QUEENS, NY – Borough President Melinda Katz today hosted the ribbon-cutting for the newly-restored “Women’s Plaza in Queens”, a public space dedicated to the women of Queens. The plaza is located at the northeast corner of Union Turnpike and Queens Boulevard, adjacent to Queens Borough Hall in Kew Gardens.

“Queens has been home to so many incredible, trail-blazing women across all industries, from business to politics, sports to entertainment,” said Borough President KATZ. “The Women’s Plaza in Queens – located in our borough’s civic center – is a visible, meaningful tribute to all the women of Queens who have made a lasting positive impact in New York City and around the globe. This newly-restored public space at Queens Borough Hall should be utilized by many, and will serve as a reminder of how far we’ve come and how much further we must go.”

“I congratulate and thank Borough President Katz for creating a beautiful space at Borough Hall where people can relax and women will now be celebrated rather than denigrated,” said former Queens Borough President CLAIRE SHULMAN, who called for the removal of the original “Triumph of Civic Virtue” statue during her tenure as Borough President. She had infamously stated, “A municipal building is not an appropriate place for a statue that portrays women as evil and treacherous.”

“The recently completed renovations for the new women’s plaza will enhance the community while paying tribute to the women of Queens,” said U.S. Representative GRACE MENG. “Thanks to Borough President Katz, and all involved in this initiative, for working to recognize the women of our great borough.”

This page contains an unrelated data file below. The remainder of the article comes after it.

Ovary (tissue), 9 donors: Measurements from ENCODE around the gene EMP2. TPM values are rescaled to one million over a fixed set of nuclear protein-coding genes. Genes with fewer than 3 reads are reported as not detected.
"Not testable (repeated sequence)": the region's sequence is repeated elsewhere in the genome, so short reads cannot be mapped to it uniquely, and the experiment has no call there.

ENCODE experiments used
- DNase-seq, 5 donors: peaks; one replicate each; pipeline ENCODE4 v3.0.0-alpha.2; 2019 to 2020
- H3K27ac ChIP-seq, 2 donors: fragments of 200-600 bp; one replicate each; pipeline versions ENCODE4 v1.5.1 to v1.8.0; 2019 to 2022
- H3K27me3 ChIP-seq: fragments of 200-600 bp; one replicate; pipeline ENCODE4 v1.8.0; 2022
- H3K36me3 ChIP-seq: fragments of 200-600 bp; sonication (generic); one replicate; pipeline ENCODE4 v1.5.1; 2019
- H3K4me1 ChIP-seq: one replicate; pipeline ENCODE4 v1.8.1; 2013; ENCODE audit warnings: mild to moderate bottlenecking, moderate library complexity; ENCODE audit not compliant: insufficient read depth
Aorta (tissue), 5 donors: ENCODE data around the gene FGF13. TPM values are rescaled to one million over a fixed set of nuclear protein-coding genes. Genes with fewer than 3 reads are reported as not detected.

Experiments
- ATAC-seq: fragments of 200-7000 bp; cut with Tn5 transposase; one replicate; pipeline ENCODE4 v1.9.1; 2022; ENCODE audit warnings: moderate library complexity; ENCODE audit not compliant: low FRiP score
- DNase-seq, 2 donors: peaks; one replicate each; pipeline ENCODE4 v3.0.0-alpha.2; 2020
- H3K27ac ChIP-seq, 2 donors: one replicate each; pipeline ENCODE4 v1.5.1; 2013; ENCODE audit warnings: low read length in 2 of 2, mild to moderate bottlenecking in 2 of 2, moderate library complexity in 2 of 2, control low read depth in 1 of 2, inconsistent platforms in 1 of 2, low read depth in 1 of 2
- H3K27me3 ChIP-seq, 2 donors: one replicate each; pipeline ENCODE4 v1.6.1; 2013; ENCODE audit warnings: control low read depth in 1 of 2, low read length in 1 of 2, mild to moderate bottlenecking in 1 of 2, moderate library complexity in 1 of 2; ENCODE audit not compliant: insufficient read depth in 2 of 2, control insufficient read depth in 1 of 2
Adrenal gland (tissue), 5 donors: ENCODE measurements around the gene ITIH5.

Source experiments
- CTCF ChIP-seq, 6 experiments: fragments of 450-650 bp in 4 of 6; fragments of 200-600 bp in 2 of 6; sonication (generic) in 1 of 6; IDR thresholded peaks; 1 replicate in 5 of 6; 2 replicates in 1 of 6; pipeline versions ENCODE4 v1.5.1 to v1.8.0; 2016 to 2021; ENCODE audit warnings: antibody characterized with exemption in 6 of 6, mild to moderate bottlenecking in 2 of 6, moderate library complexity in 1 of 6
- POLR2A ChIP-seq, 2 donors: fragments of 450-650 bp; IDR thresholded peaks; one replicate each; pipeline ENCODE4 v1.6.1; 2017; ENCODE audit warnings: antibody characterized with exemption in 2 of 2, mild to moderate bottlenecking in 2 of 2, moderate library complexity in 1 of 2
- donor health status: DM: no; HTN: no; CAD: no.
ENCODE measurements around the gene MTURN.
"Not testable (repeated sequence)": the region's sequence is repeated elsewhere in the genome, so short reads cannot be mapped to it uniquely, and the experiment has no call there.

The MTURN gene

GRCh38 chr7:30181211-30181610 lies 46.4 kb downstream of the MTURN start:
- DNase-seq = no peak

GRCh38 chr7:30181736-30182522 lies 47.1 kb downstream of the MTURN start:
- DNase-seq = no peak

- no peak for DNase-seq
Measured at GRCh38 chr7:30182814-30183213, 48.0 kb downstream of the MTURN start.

“Queens Borough Hall, a building with a strong history of female leadership, now has its own Women’s Plaza honoring the women of the borough,” said NYC Department of Design and Construction (DDC) Acting Commissioner ANA BARRIO. “DDC is very pleased to be able to build this beautiful new addition to the neighborhood.”

The plaza was formerly the site of the controversial “Triumph of Civic Virtue” statue, a 17-foot-high marble statue that depicted a male nude standing on top of two female figures representing “Vice” and “Corruption”. The statue was commissioned by Mayor George B. McClellan, Jr. in 1909 and designed by Beaux-Arts sculptor Frederick MacMonnies. It was installed and resided at City Hall since 1922 until it was relocated by Mayor Fiorello La Guardia in 1941 to the grounds of the then-new Queens Borough Hall, where it remained for over 70 years. The statue finally found a permanent home in December 2012 at Green-Wood Cemetery in Brooklyn, where MacMonnies’ father, mother and brother are interred.

Shortly after taking office in January 2014, Borough President Katz endorsed former Borough President Helen Marshall’s idea to repair and restore the remaining structure and surrounding plaza, and to repurpose and dedicate it to the women of Queens.

The base that is the now centerpiece “Women’s Plaza in Queens” remained in place after “Civic Virtue” was removed, but its condition had deteriorated due to prior years of neglect and exposure to the elements. The base was recently repaired and cleaned as part of a restoration project funded by Mayor Bill de Blasio and Borough President Katz, which began in May 2016 by DDC and contractor Prespective Construction Company. The $960,000 capital project restored the damaged stonework, improved landscaping, and installed plantings, new lighting and benches for public use. The site now also includes a ceremonial plaque indicating that the site has been rededicated in honor of the women of Queens.

Follow Borough President Katz via @melindakatz or www.facebook.com/queensbpkatz